Mary O'Hara was walking up her street, to the
house she lived in with her parents and her
brothers. The school bus had dropped her at the corner,
at the bottom of the hill. The street was long, straight, and
quite steep, and there were huge old chestnut trees
growing all along both sides. It was raining, but Mary
wasn't getting very wet, because the leaves and branches
were like a roof above her. Anyway, rain and getting wet
were things that worried adults, but not Mary - or anyone
else under the age of twenty-one. Mary was twelve. She'd
be twelve for another eight months. Then she'd be what
she already felt she was - a teenager.
She came home at the same time most days, and she usually came home with her best friend, Ava. But today was different, because Ava wasn't with Mary. Ava had moved to another part of Dublin the day before, with her family. Today, some of the neighbors looked out their windows and saw Mary, alone. They knew all about it, of course. These were people who looked out windows. They'd seen the removals lorry outside Ava's house. They'd seen Mary and Ava hug each other, and they'd seen Ava get into their car and follow the removals lorry.
As the car moved slowly up the street, they'd seen Mary wave, and run into her house. They might have heard the front door slam. They might have heard Mary's feet charging up the stairs, and the springs under Mary's mattress groan when she fell facedown on the bed. They probably didn't hear her crying, and they definitely didn't hear the softer sound of the bedsprings a little later when Mary realized that, although she was heartbroken, she was also starving. So she got up and went downstairs to the kitchen and ate until her face was stiff.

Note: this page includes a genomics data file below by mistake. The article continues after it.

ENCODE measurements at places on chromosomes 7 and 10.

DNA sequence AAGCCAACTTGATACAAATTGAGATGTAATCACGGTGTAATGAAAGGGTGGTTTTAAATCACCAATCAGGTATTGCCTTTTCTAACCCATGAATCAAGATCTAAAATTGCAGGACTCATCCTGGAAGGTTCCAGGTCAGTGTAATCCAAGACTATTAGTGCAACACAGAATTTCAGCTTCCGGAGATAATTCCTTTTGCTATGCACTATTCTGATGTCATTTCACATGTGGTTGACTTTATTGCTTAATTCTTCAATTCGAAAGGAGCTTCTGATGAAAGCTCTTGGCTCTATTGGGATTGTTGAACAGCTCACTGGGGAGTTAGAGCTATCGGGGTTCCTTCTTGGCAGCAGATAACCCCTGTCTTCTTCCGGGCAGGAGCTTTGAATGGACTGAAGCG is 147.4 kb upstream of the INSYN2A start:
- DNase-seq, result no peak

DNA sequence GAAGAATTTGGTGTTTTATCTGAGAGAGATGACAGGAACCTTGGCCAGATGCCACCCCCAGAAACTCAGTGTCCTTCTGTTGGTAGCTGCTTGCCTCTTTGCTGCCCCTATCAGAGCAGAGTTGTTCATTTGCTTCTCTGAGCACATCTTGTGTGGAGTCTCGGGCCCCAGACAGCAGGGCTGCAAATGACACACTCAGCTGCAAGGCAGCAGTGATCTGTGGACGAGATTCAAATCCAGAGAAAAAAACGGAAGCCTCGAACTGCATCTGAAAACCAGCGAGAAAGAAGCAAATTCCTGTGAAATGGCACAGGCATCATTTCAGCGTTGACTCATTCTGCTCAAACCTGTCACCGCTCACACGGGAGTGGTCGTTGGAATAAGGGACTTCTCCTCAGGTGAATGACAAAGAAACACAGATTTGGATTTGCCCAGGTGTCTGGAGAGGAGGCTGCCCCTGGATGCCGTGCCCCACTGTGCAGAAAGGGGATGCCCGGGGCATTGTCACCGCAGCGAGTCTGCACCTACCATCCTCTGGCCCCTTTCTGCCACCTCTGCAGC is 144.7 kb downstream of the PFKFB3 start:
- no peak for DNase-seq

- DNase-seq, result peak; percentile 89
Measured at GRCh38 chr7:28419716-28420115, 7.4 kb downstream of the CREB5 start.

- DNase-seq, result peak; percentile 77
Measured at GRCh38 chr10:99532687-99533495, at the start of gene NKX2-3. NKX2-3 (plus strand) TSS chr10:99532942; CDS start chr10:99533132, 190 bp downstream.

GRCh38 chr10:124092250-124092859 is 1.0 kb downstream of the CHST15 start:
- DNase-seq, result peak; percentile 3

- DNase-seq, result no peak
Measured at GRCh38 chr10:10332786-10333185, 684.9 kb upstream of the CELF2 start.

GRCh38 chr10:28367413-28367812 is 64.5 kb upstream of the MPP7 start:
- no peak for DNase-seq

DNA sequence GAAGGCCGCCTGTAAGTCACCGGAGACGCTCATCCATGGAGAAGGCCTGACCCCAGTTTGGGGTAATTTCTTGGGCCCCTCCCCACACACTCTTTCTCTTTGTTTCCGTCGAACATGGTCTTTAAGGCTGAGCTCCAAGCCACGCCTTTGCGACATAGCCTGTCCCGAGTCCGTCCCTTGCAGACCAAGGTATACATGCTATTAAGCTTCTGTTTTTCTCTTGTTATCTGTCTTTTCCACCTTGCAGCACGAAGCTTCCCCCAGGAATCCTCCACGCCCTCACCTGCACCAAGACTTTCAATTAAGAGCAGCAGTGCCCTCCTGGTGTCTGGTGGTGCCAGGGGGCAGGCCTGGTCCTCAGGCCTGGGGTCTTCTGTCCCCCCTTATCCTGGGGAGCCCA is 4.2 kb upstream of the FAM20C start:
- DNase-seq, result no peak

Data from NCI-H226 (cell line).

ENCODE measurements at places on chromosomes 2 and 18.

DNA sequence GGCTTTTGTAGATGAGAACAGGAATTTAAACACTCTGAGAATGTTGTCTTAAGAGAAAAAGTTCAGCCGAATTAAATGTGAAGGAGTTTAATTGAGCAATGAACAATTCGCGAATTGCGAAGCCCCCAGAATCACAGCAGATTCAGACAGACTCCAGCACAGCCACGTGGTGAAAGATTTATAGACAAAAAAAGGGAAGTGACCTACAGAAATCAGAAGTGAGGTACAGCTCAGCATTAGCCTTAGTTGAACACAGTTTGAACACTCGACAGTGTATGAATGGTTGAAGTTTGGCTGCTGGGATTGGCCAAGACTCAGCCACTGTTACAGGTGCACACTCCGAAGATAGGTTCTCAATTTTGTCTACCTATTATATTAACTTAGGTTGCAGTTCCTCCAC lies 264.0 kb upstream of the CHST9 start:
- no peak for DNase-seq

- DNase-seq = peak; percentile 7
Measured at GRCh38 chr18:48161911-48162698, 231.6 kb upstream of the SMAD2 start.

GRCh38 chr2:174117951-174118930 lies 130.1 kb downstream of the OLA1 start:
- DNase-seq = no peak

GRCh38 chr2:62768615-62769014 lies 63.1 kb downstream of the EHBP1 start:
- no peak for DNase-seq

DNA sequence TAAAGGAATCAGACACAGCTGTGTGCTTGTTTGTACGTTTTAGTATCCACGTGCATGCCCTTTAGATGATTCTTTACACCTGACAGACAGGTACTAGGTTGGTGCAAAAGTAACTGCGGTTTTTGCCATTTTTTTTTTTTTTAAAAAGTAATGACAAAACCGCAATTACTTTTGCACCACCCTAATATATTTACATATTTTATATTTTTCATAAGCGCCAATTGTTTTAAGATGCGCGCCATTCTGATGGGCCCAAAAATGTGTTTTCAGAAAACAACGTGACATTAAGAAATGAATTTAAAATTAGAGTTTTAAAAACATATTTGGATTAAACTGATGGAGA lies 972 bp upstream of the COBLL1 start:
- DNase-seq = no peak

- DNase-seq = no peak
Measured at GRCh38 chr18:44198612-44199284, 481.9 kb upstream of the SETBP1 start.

Today, Mary walked alone, up the hill. She was nearly home. There were just a few houses left before she got to hers. There was a gap between the trees for a while, so the raindrops fell on her. But she didn't notice them, or care.
Someone had once told her that people who'd had their leg cut off still felt the leg, even a long time after they'd lost it. They felt an itch and went to scratch, and remembered that there was no leg there. That was how Mary felt. She felt Ava walking beside her. She knew she wasn't, but she looked anyway - and that made it worse.
Mary knew: Ava was somewhere else in Dublin, only seven kilometers away. But if she'd been acting in a film or a play and she was told she had to cry, she'd have thought of Ava and crying would have been easy. Feeling angry and looking angry would have been easy too. Mary couldn't understand why people moved house. It was stupid. And she couldn't understand why parents - Ava's parents - said no when two friends - Mary and Ava - asked if it was okay if one of them - Ava - didn't move but, instead, lived with the other friend - Mary.
"You won't have to feed her if she lives with us," Mary had told Ava's mother the day before they'd moved. "It'll, like, save you a fortune."
"Especially with the recession and that."
"Why not?" Ava asked.
"Because you're our daughter and we love you."
"Then do the noble thing and let her stay," said Mary.
"If you, like, really, really love her. It's not funny."
"I know," said Ava's mother. "It's just so sweet."
Which was exactly the sort of stupid thing that adults said. They saw two best friends clinging to each other, wanting to die rather than be separated - and they said it was sweet.
"I suppose you think war and starvation are sweet too, like, do you?" said Mary.
"You're being a little bit rude, Mary," said Ava's mother. "Whatever," said Mary.
She stood at Ava's front door. Then she tried to slam it. But she couldn't. There was a thick rug in the hall, and it seemed to grab the bottom of the door. So she'd shouted it instead.
Excerpted from A Greyhound of a Girl by Roddy Doyle. Copyright © 2012 by Roddy Doyle. Excerpted by permission of Harry N. Abrams Inc.. All rights reserved. No part of this excerpt may be reproduced or reprinted without permission in writing from the publisher.
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